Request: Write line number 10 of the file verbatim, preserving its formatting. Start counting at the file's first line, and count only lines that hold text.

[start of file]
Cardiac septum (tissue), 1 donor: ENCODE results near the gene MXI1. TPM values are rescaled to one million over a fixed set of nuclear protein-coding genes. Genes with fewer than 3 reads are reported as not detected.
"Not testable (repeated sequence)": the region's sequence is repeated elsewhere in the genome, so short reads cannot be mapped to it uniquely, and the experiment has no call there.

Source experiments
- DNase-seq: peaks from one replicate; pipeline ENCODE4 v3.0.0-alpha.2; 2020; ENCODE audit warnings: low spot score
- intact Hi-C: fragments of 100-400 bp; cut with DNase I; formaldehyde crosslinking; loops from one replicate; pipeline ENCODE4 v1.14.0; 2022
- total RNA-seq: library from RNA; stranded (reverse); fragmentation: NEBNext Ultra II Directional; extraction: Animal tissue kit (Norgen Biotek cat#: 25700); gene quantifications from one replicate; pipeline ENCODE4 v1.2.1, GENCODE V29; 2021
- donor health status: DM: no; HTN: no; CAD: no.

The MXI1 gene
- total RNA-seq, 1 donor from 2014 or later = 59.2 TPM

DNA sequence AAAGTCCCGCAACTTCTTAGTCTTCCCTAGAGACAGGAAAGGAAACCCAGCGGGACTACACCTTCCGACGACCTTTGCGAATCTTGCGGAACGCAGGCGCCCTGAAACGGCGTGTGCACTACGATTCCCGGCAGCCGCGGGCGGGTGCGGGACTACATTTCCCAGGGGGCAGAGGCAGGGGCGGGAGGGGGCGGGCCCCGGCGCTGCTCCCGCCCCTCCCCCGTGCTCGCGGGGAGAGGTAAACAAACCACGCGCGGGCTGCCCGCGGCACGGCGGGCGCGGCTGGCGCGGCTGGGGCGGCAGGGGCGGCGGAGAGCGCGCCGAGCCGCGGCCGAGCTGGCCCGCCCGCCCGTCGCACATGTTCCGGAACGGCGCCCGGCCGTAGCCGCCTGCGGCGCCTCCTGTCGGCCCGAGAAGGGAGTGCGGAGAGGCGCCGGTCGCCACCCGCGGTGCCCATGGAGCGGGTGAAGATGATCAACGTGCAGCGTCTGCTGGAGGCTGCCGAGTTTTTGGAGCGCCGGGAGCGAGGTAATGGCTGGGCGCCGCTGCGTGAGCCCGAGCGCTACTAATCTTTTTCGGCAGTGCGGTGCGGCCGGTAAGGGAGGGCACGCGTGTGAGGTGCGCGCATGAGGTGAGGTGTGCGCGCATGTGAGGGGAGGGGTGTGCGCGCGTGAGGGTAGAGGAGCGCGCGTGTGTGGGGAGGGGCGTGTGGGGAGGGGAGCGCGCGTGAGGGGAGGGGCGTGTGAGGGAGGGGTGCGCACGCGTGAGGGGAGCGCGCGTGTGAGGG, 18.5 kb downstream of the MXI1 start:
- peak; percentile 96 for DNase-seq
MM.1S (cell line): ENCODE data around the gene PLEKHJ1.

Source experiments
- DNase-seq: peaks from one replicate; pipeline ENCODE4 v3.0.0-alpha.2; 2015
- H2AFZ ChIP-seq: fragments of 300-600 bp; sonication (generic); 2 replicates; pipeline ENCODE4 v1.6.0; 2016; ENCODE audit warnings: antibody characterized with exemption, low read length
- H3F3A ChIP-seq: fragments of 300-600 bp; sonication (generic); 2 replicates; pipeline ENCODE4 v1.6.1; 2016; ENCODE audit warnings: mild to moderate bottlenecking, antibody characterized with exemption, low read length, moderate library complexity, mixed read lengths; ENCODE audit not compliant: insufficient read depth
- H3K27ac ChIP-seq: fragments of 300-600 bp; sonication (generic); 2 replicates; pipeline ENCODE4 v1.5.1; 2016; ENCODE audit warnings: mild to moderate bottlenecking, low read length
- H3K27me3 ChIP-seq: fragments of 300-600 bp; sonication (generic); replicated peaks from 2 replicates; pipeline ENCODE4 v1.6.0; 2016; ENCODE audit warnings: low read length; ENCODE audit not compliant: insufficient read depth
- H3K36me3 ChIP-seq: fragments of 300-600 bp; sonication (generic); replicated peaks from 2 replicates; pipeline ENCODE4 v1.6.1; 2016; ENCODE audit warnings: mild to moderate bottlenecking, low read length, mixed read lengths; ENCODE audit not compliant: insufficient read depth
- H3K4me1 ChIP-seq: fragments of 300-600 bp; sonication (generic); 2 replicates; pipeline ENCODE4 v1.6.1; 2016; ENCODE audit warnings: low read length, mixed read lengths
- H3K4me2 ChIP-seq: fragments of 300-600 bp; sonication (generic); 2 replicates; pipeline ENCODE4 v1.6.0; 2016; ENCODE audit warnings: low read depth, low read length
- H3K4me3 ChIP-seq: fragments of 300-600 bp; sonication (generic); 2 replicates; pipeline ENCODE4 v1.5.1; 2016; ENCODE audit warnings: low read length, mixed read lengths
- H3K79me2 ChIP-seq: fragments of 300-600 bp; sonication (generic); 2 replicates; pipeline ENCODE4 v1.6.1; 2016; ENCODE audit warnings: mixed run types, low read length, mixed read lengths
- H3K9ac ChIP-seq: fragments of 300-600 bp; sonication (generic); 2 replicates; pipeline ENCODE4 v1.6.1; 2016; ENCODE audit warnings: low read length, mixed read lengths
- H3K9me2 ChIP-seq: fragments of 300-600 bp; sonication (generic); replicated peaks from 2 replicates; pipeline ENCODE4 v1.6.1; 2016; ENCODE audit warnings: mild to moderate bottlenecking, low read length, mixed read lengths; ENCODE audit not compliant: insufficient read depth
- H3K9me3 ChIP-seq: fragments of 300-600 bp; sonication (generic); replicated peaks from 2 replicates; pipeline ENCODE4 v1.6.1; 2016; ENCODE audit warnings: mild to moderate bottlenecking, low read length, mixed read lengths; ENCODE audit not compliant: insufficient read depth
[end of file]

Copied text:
DNA sequence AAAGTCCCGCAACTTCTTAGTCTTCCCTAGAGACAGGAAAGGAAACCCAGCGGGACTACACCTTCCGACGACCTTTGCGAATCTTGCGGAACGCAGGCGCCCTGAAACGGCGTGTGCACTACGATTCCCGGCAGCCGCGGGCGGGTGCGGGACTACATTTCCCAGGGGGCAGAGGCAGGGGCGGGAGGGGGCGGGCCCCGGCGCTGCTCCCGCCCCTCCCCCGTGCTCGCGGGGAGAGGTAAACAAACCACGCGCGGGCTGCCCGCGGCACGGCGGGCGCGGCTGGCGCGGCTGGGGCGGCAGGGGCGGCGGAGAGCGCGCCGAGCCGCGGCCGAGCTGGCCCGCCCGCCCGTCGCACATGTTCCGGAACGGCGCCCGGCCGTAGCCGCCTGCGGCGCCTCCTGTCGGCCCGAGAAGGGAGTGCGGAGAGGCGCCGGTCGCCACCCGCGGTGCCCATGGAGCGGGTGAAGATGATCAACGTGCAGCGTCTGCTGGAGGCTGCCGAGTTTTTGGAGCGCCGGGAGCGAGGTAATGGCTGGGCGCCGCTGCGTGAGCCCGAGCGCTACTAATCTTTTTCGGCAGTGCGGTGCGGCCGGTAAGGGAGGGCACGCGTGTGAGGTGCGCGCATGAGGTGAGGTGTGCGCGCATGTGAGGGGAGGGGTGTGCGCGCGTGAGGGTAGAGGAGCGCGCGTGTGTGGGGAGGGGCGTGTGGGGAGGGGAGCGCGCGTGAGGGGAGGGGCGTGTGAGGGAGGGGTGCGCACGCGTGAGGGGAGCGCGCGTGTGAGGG, 18.5 kb downstream of the MXI1 start: